Legume Crops to Improve Soil Fertility for Enhanced Canola Production
Principal investigator: John O’Donovan, Agriculture and Agri-Food Canada, Lacombe, AB
Co-principals: Robert Blackshaw, AAFC, Lethbridge, AB, and Cynthia Grant, AAFC, Brandon, MB
Collaborators: Michael Edney, Eric Johnson, Yantai Gan, Neil Harker, Guy Lafond, Newton Lupwayi, William May, Elwin Smith and Kelly Turkington
Growing legume crops in rotation with canola and barley can provide a viable alternative to inorganic nitrogen. Legumes can provide a nitrogen benefit to the following crop, but a consistent, measurable benefit does not extend to crops grown two and three years afterward.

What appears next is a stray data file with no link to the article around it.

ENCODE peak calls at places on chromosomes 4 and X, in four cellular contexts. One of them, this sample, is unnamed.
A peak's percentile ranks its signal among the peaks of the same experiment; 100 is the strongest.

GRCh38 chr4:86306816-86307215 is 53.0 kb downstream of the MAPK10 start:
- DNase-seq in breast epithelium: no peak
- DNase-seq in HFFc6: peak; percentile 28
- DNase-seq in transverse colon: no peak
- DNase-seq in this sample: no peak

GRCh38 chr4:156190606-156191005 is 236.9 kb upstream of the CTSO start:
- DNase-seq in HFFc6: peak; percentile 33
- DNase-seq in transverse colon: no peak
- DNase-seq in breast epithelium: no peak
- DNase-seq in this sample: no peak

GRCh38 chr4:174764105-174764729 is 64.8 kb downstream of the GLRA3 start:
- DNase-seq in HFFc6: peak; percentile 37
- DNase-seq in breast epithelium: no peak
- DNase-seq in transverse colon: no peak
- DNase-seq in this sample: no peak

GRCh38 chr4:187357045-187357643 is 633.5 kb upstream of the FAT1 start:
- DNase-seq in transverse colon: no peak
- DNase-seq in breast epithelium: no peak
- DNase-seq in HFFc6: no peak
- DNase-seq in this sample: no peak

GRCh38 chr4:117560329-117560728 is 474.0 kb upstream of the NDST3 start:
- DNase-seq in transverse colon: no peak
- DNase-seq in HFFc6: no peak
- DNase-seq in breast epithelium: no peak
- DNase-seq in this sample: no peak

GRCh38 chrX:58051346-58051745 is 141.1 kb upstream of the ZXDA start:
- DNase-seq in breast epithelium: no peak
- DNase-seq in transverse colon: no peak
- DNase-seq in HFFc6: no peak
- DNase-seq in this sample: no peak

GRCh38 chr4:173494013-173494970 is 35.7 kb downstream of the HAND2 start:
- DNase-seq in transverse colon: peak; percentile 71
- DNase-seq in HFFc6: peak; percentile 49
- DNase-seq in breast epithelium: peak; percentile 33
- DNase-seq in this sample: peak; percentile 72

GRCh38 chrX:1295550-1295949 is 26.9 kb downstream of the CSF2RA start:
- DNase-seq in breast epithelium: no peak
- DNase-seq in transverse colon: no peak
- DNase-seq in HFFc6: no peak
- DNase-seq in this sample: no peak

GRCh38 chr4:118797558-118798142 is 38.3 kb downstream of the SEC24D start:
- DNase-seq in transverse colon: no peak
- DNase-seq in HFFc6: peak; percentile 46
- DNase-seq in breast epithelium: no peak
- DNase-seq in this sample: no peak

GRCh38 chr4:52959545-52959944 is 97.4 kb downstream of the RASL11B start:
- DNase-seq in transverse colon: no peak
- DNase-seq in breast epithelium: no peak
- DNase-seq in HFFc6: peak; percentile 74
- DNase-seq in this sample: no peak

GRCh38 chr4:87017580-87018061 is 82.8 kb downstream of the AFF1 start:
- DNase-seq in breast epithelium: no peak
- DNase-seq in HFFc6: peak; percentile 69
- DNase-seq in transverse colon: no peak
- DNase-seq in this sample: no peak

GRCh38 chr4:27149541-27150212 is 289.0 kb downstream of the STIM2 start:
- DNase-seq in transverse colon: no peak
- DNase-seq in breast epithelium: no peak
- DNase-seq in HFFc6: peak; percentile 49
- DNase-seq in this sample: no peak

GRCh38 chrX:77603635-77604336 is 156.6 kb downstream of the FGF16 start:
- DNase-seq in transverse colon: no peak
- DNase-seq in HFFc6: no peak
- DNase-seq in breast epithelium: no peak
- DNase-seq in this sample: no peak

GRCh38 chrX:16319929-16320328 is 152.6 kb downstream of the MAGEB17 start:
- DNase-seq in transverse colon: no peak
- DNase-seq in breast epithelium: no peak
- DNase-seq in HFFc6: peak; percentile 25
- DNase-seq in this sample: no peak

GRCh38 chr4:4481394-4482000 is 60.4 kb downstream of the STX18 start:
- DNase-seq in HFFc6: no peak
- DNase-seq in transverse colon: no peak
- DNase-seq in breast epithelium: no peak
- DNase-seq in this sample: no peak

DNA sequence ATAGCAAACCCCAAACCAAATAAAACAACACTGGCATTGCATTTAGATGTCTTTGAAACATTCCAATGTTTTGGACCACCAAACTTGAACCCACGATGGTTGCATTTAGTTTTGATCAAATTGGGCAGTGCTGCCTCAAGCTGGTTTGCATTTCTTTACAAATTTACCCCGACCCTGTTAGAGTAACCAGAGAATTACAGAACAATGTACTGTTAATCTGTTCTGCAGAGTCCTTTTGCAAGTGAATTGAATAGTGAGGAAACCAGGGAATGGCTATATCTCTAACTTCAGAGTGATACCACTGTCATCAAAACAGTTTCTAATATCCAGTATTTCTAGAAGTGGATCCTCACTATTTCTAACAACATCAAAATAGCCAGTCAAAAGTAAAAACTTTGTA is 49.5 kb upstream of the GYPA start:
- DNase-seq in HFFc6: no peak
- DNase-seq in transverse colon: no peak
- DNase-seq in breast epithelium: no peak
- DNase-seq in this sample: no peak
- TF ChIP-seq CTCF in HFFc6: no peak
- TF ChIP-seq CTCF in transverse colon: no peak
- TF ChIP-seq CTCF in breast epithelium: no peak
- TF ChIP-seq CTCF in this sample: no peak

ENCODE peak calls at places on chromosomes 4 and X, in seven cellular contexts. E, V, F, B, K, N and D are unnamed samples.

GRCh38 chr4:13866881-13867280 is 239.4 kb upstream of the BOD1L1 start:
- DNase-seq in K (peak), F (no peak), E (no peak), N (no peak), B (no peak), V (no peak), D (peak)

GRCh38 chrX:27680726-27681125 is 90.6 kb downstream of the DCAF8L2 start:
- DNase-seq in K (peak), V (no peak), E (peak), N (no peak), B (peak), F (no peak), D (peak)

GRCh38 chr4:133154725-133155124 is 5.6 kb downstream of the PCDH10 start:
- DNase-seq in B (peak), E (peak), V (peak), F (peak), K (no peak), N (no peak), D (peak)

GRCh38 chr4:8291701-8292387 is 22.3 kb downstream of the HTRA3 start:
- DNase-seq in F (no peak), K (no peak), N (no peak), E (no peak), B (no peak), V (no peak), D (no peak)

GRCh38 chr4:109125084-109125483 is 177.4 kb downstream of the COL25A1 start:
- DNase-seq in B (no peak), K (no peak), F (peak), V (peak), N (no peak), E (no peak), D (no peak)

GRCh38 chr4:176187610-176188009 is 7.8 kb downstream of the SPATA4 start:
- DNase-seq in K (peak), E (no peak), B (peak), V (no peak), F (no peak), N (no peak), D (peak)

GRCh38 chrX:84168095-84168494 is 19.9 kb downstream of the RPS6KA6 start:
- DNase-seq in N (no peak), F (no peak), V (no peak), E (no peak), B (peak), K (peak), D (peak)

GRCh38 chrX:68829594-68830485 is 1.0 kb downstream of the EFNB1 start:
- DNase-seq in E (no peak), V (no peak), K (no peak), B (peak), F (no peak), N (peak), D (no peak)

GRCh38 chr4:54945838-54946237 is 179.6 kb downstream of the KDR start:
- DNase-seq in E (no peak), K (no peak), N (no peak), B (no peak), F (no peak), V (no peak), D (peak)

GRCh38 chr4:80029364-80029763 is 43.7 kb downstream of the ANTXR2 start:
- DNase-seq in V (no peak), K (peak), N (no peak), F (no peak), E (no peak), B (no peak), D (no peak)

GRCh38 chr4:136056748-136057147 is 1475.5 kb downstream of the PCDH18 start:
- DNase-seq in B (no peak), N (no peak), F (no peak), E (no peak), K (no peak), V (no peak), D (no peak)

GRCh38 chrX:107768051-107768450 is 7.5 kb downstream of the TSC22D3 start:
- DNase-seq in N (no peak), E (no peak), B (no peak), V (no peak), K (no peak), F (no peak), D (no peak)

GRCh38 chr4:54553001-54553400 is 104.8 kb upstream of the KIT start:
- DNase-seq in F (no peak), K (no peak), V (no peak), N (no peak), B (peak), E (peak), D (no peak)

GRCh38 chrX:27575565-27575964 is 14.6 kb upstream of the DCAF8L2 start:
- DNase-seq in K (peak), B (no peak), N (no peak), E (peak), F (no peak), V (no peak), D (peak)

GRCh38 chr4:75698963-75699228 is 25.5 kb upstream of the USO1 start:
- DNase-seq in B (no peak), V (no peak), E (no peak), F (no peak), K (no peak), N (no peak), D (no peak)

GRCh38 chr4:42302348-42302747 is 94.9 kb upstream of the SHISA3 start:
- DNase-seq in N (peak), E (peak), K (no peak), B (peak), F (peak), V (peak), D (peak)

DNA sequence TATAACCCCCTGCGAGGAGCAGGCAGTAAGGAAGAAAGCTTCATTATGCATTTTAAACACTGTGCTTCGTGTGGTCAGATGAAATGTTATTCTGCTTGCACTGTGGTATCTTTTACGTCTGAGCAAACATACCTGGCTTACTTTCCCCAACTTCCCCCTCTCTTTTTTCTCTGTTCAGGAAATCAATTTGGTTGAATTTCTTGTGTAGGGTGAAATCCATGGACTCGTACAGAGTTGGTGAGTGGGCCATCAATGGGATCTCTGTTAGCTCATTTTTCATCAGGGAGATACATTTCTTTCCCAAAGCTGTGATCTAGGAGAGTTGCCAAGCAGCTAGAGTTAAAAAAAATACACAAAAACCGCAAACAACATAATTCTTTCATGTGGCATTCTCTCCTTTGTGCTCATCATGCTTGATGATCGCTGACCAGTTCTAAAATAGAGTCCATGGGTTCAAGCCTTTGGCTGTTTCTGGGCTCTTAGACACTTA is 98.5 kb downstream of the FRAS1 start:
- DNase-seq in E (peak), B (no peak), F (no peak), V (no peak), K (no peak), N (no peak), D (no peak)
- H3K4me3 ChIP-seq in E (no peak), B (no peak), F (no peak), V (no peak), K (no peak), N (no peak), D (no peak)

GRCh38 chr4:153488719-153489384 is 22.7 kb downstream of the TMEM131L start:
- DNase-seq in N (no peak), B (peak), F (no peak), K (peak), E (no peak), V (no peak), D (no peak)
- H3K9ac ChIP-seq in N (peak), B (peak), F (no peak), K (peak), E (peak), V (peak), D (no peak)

John O’Donovan with Agriculture and Agri-Food Canada (AAFC) led this study to see whether legume crops (fababean, pea and lentil, specifically) in the rotation can provide a practical alternative to inorganic nitrogen (N) fertilizer. Legumes, with their ability to fix nitrogen, have the potential to reduce the requirement for inorganic N in subsequent crops. The objectives of this study were to investigate the effects of growing canola on various legume crop residues compared to growing canola on wheat or canola residues, and to find out if growing a legume crop to supplement the nitrogen requirements of canola is economical and could reduce the amount of inorganic nitrogen required to optimize yield.Open the PDF to read the entire research summary from the 2013 Science Issue of Canola Digest
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